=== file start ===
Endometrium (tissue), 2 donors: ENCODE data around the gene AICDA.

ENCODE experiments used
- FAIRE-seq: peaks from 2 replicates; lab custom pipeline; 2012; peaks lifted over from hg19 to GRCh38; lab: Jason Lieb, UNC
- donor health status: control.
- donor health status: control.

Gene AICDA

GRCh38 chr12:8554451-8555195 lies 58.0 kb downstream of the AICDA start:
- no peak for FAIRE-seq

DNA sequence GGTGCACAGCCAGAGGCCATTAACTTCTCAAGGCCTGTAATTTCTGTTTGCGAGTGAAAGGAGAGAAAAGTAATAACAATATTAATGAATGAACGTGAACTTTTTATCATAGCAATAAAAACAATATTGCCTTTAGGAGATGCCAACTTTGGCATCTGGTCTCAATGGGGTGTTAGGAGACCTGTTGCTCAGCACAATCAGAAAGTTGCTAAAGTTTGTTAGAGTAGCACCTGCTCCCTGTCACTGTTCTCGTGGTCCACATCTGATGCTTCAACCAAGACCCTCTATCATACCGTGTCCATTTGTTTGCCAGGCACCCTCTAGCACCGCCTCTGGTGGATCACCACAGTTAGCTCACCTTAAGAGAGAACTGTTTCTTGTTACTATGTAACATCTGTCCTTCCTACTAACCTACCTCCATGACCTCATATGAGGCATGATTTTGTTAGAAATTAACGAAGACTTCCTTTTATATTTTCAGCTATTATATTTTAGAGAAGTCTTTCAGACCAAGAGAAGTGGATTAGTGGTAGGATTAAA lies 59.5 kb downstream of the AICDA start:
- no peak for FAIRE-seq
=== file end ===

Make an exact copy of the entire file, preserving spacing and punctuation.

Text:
Endometrium (tissue), 2 donors: ENCODE data around the gene AICDA.

ENCODE experiments used
- FAIRE-seq: peaks from 2 replicates; lab custom pipeline; 2012; peaks lifted over from hg19 to GRCh38; lab: Jason Lieb, UNC
- donor health status: control.
- donor health status: control.

Gene AICDA

GRCh38 chr12:8554451-8555195 lies 58.0 kb downstream of the AICDA start:
- no peak for FAIRE-seq

DNA sequence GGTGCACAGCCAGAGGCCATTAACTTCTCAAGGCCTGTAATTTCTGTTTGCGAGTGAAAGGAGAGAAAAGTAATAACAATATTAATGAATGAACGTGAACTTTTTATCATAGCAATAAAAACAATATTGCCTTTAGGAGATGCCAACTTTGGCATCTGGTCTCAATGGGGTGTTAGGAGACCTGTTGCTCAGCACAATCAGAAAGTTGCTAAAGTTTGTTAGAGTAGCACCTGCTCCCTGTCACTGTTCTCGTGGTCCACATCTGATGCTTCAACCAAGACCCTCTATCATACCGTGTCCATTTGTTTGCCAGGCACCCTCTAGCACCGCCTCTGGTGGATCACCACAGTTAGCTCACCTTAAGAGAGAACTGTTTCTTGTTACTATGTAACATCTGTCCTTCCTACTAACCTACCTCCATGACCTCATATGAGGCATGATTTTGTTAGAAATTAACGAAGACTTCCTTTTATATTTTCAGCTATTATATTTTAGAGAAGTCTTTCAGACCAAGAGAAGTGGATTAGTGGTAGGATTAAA lies 59.5 kb downstream of the AICDA start:
- no peak for FAIRE-seq